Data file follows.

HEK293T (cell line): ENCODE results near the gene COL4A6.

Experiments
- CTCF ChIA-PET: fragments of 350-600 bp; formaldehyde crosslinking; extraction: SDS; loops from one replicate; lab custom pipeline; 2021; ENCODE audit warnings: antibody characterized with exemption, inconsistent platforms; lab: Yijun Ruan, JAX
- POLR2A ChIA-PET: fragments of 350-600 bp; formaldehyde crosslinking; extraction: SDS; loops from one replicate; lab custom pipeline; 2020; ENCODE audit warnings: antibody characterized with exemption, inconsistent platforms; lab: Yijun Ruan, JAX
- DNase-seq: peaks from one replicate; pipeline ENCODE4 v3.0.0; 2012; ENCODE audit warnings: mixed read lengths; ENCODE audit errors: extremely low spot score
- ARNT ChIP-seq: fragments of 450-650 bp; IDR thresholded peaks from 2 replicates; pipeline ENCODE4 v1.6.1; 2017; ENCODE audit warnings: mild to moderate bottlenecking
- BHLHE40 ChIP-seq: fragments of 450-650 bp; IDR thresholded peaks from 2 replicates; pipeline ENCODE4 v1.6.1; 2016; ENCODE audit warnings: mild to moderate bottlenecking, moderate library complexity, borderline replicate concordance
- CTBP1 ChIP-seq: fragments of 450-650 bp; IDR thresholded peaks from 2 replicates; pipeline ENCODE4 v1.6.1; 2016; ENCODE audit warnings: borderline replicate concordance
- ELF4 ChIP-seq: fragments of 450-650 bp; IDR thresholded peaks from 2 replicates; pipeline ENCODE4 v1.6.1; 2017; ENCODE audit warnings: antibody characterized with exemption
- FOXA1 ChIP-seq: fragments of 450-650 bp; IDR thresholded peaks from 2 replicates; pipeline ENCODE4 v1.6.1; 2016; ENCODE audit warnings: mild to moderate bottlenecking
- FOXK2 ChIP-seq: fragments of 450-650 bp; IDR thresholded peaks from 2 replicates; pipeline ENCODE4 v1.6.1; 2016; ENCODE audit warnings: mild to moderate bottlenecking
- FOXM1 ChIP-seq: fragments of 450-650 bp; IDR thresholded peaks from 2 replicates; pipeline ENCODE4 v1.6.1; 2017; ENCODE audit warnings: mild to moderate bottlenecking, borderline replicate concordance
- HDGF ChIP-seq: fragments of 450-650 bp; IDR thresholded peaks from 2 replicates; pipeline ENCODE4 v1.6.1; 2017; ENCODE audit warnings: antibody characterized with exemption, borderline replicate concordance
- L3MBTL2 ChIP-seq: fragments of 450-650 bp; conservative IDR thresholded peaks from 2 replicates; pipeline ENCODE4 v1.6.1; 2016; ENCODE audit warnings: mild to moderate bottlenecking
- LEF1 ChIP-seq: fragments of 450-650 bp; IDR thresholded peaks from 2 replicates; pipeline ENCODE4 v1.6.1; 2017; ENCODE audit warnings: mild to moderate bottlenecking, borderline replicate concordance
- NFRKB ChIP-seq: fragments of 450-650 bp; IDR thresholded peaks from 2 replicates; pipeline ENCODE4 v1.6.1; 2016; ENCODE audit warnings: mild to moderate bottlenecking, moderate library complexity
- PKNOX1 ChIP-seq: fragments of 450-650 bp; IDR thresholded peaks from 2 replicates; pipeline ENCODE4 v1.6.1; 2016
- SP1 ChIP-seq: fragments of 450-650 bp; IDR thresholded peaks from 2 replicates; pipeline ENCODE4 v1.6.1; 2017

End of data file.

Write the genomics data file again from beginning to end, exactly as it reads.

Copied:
HEK293T (cell line): ENCODE results near the gene COL4A6.

Experiments
- CTCF ChIA-PET: fragments of 350-600 bp; formaldehyde crosslinking; extraction: SDS; loops from one replicate; lab custom pipeline; 2021; ENCODE audit warnings: antibody characterized with exemption, inconsistent platforms; lab: Yijun Ruan, JAX
- POLR2A ChIA-PET: fragments of 350-600 bp; formaldehyde crosslinking; extraction: SDS; loops from one replicate; lab custom pipeline; 2020; ENCODE audit warnings: antibody characterized with exemption, inconsistent platforms; lab: Yijun Ruan, JAX
- DNase-seq: peaks from one replicate; pipeline ENCODE4 v3.0.0; 2012; ENCODE audit warnings: mixed read lengths; ENCODE audit errors: extremely low spot score
- ARNT ChIP-seq: fragments of 450-650 bp; IDR thresholded peaks from 2 replicates; pipeline ENCODE4 v1.6.1; 2017; ENCODE audit warnings: mild to moderate bottlenecking
- BHLHE40 ChIP-seq: fragments of 450-650 bp; IDR thresholded peaks from 2 replicates; pipeline ENCODE4 v1.6.1; 2016; ENCODE audit warnings: mild to moderate bottlenecking, moderate library complexity, borderline replicate concordance
- CTBP1 ChIP-seq: fragments of 450-650 bp; IDR thresholded peaks from 2 replicates; pipeline ENCODE4 v1.6.1; 2016; ENCODE audit warnings: borderline replicate concordance
- ELF4 ChIP-seq: fragments of 450-650 bp; IDR thresholded peaks from 2 replicates; pipeline ENCODE4 v1.6.1; 2017; ENCODE audit warnings: antibody characterized with exemption
- FOXA1 ChIP-seq: fragments of 450-650 bp; IDR thresholded peaks from 2 replicates; pipeline ENCODE4 v1.6.1; 2016; ENCODE audit warnings: mild to moderate bottlenecking
- FOXK2 ChIP-seq: fragments of 450-650 bp; IDR thresholded peaks from 2 replicates; pipeline ENCODE4 v1.6.1; 2016; ENCODE audit warnings: mild to moderate bottlenecking
- FOXM1 ChIP-seq: fragments of 450-650 bp; IDR thresholded peaks from 2 replicates; pipeline ENCODE4 v1.6.1; 2017; ENCODE audit warnings: mild to moderate bottlenecking, borderline replicate concordance
- HDGF ChIP-seq: fragments of 450-650 bp; IDR thresholded peaks from 2 replicates; pipeline ENCODE4 v1.6.1; 2017; ENCODE audit warnings: antibody characterized with exemption, borderline replicate concordance
- L3MBTL2 ChIP-seq: fragments of 450-650 bp; conservative IDR thresholded peaks from 2 replicates; pipeline ENCODE4 v1.6.1; 2016; ENCODE audit warnings: mild to moderate bottlenecking
- LEF1 ChIP-seq: fragments of 450-650 bp; IDR thresholded peaks from 2 replicates; pipeline ENCODE4 v1.6.1; 2017; ENCODE audit warnings: mild to moderate bottlenecking, borderline replicate concordance
- NFRKB ChIP-seq: fragments of 450-650 bp; IDR thresholded peaks from 2 replicates; pipeline ENCODE4 v1.6.1; 2016; ENCODE audit warnings: mild to moderate bottlenecking, moderate library complexity
- PKNOX1 ChIP-seq: fragments of 450-650 bp; IDR thresholded peaks from 2 replicates; pipeline ENCODE4 v1.6.1; 2016
- SP1 ChIP-seq: fragments of 450-650 bp; IDR thresholded peaks from 2 replicates; pipeline ENCODE4 v1.6.1; 2017